For quite a while, I have been thinking and writing about the challenges in using digital trace data sensibly in social science research (see for example my book on the use of Twitter data in political communication research, my article on how to interpret Twitter data as a mediated reflection of reality, and this piece on the fallacy of electoral predictions based on Twitter data). While there is no question that Computational Social Science, or Big Data for the more publicity minded, has developed into a vibrant and fascinating subfield, there probably is a spirited debate to be had about how much social science currently can be found in research grouped under the label.
While social and political phenomena are ostensibly in the focus of Computational Social Science, a closer look at prominent studies quickly shows that authors usually spend very little effort in connecting their work meaningfully with respective concepts, theoretical debates, and empirical findings from the social sciences. Instead, more often than not, authors anchor their papers superficially with a seemingly dominant paper–one cannot help but think that Google Scholar rankings play a role in defining what is seen as dominant–without adequately reflecting on or engaging with underlying concepts, interpretations, or controversies.
While work with digital trace data, thus, often is highly sophisticated with regard to data collection approaches and the use of advanced quantitative and computational methods, it often appears underdeveloped with regard to its connection to the social sciences. Correspondingly and unsurprisingly, the field has had a much stronger uptake among computer scientists than social scientists.
This state of affairs leads to an unfortunate neglect of the very real potential of digital trace data and computational methods in the social science mainstream and a, just as unfortunate, simplistic approach to the analysis of social and political phenomena among computer scientists. With great pleasure, I thus accepted the invitation by Talia Stroud and Shannon McGregor to elaborate on these observations in a chapter for an upcoming edited volume, Digital Discussions: How Big Data Informs Political Communication (forthcoming with Routledge). If you are interested in this topic, have a look at the preprint of resulting piece, Normalizing Digital Trace Data. To help you decide if it’s worth your time, here is the abstract:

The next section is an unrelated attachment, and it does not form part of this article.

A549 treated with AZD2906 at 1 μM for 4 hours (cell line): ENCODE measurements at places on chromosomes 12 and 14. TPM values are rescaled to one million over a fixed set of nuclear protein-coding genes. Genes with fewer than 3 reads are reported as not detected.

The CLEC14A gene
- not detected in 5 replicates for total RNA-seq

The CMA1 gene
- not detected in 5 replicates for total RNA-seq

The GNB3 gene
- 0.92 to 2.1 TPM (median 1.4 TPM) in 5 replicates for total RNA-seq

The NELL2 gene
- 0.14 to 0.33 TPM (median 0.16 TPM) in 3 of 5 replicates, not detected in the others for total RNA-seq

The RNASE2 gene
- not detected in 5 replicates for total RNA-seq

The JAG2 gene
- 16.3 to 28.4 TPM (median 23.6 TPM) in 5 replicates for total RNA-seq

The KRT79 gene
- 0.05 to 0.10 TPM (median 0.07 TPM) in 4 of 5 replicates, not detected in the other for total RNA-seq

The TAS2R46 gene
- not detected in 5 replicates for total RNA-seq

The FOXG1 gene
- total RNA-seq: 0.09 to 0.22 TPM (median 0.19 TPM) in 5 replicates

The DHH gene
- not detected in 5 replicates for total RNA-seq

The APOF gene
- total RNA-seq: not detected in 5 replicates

Abstract: Over the last ten years, social scientists have found themselves confronting a massive increase in available data sources. In the debates on how to use these new data, the research potential of “digital trace data” has featured prominently. While various commentators expect digital trace data to create a “measurement revolution”, empirical work has fallen somewhat short of these grand expectations. In fact, empirical research based on digital trace data is largely limited by the prevalence of two central fallacies: First, the n=all fallacy; second, the mirror fallacy. As I will argue, these fallacies can be addressed by developing a measurement theory for the use of digital trace data. For this, researchers will have to test the consequences of variations in research designs, account for sample problems arising from digital trace data, and explicitly link signals identified in digital trace data to sophisticated conceptualizations of social phenomena. Below, I will outline the two fallacies in greater detail. Then, I will discuss their consequences with regard to three general areas in the work with digital trace data in the social sciences: digital ethnography, proxies, and hybrids. In these sections, I will present selected prominent studies predominantly from political communication research. I will close by a short assessment of the road ahead and how these fallacies might be constructively addressed by the systematic development of a measurement theory for the work with digital trace data in the social sciences.
Andreas Jungherr (2017). Normalizing Digital Trace Data. In Digital Discussions: How Big Data Informs Political Communication, eds. Natalie Jomini Stroud and Shannon McGregor. New York, NY: Routledge. (Forthcoming). [Preprint]